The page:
Dysfunctional uterine bleeding: What is it?
Dysfunctional uterine bleeding or DUB is the most common cause of abnormal uterine bleeding in women. This is mainly because of hormonal disturbances in the body usually causing a failure of the egg to be released from the ovary. It commonly occurs in older women who are above 45 or in young adolescent girls. It can also occur when ovulation is normal but other hormonal factors are causing the abnormal bleeding. Most of the time DUB is not a serious condition and can be controlled by giving hormones, and NSAIDs such as Ibuprofen.
Who is at a risk of Abnormal Uterine Bleeding?
In young girls, the most common cause of hormone disturbance is the failure to ovulate because the girl is still growing up and the systems are still immature. The ovary is not able to release an egg. The release of an egg is an important part part of the menstrual cycle. If a girl's body doesn't release an egg, it is called anovulation.
Anovulation or the failure to ovulate usually happens early on when the girl first starts menstruating. For many months or even years the cycles can be anovulatory meaning that no egg is being released. This can lead to less frequent or heavy periods. The cycles can be longer (more than 21 days) or shorter. The periods will not be accompanied by any pain.
(Anovulatory uterine bleeding in girls can also be due to polycystic ovarian syndrome, thyroid problems, over exercising, stress, eating and bleeding disorders. These must be ruled out to diagnose DUB.)
Does it have a pattern?
The bleeding in such girls occurs at unpredictable times and in unpredictable patterns. This is called metrorrhagia. It is not accompanied by cyclic changes in basal body temperature as progesterone is not being produced by the ovary.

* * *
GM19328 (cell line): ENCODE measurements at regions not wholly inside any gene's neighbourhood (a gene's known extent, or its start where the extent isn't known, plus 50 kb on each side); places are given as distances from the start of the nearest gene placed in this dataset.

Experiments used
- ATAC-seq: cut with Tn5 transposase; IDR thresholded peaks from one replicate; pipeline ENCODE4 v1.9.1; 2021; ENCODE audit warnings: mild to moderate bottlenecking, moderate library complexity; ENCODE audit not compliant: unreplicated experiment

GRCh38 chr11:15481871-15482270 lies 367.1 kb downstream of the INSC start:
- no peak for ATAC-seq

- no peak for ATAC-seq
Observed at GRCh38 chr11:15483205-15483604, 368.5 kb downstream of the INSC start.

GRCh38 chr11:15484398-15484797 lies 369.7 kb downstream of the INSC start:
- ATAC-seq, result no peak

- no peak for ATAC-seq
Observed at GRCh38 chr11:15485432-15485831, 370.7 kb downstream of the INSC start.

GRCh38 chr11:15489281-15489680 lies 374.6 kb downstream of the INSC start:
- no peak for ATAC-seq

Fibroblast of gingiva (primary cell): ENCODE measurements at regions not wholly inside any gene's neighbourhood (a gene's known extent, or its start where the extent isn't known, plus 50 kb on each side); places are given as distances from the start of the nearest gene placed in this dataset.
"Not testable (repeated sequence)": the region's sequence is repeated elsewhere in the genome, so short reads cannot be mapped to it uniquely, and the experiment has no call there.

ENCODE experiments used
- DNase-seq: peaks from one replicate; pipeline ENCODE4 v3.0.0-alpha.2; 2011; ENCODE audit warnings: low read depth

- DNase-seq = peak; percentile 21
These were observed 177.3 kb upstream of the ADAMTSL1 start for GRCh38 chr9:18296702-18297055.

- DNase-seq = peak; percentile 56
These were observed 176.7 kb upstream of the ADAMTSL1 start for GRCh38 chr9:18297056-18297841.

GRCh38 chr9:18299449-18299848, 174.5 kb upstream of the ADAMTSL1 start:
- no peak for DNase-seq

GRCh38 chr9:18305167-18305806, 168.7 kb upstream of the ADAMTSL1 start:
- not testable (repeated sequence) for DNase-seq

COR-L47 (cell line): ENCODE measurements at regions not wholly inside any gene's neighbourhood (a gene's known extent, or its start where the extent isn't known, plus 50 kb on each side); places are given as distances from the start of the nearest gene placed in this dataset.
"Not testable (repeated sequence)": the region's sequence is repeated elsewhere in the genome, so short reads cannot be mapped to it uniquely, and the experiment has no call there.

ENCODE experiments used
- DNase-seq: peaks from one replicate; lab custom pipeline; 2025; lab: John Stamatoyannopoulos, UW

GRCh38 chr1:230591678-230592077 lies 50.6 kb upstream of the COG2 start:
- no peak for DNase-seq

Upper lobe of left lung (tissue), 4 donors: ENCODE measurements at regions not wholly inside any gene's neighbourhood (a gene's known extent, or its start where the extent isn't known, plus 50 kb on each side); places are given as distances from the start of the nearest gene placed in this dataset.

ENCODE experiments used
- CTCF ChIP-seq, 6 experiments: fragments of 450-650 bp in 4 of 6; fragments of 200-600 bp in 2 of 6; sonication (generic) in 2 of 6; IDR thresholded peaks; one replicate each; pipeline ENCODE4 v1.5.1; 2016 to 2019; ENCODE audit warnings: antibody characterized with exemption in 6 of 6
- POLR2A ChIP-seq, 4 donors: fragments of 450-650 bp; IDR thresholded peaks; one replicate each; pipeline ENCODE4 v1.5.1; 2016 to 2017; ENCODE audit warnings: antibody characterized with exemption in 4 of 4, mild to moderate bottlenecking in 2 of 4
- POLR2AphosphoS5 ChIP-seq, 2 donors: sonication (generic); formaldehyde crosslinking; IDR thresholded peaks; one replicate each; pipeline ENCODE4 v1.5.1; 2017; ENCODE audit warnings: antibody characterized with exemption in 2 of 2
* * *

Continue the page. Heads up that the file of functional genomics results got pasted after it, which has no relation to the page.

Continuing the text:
In women with chronic anovulation, meaning where ovulation has not resolved normally, infertility may also be present.
Are older women affected too?
In older women who are going through the menopause, DUB may be an early sign that the ovaries are becoming insufficient or failing to produce enough oestrogen to trigger ovulation. This means that the waning out process of the reproductive system has begun.
(About 20% of women with endometriosis also have anovulatory DUB. The reason for the ovary failing to release the egg in these cases is not clear.)
Most cases of DUB are because of this anovulation factor. Only about 10% of cases of DUB are ovulatory that means that ovulation is not affected and that the bleeding is because of other hormonal mechanisms.
What are the indicators?
Measuring the serum progesterone levels during the luteal phase (after day 14 of a normal menstrual cycle) can indicate whether ovulation is taking place or not. A level of ≥ 3 ng/mL (≥ 9.75 nmol/L) means that ovulation has occurred.
Ovulatory DUB may occur in polycystic ovarian syndrome (because progesterone secretion is prolonged) and in cases of endometriosis where ovulation remains unaffected.
Women with ovulatory DUB have regular menstrual cycles but the periods are heavy. That is they have menorrhagia, very heavy bleeding during a regular period or prolonged bleeding (more than 8 days). They have other normal pre-menstrual symptoms such as breast tenderness, mid-cycle cramping pain (mittelschmerz) and a rise in basal body temperature after ovulation and sometimes pain during menstruation.
When the amount or timing of vaginal bleeding is not like normal menses DUB must be evaluated for. DUB is a diagnosis of exclusion. Other conditions that can cause similar bleeding must be excluded. Pregnancy should be excluded. Coagulation disorders should be excluded. Structural abnormalities and other causes of abnormal bleeding must be excluded first before a diagnosis of dysfunctional bleeding is made.